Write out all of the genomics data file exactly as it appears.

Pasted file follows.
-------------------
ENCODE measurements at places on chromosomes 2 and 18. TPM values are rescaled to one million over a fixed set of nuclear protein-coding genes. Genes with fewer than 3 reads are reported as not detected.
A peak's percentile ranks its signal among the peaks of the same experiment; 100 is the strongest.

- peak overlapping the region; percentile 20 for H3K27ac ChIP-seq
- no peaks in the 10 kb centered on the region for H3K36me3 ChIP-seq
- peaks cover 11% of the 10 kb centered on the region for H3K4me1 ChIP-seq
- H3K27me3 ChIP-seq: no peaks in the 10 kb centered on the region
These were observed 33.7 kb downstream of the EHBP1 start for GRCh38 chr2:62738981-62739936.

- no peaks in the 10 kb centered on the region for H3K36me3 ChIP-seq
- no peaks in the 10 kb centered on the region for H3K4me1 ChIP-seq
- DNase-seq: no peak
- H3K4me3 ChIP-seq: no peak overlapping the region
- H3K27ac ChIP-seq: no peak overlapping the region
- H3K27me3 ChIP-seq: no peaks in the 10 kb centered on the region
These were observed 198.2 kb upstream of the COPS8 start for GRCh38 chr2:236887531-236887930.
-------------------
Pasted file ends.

ENCODE measurements at places on chromosomes 2 and 18. TPM values are rescaled to one million over a fixed set of nuclear protein-coding genes. Genes with fewer than 3 reads are reported as not detected.
A peak's percentile ranks its signal among the peaks of the same experiment; 100 is the strongest.

- peak overlapping the region; percentile 20 for H3K27ac ChIP-seq
- no peaks in the 10 kb centered on the region for H3K36me3 ChIP-seq
- peaks cover 11% of the 10 kb centered on the region for H3K4me1 ChIP-seq
- H3K27me3 ChIP-seq: no peaks in the 10 kb centered on the region
These were observed 33.7 kb downstream of the EHBP1 start for GRCh38 chr2:62738981-62739936.

- no peaks in the 10 kb centered on the region for H3K36me3 ChIP-seq
- no peaks in the 10 kb centered on the region for H3K4me1 ChIP-seq
- DNase-seq: no peak
- H3K4me3 ChIP-seq: no peak overlapping the region
- H3K27ac ChIP-seq: no peak overlapping the region
- H3K27me3 ChIP-seq: no peaks in the 10 kb centered on the region
These were observed 198.2 kb upstream of the COPS8 start for GRCh38 chr2:236887531-236887930.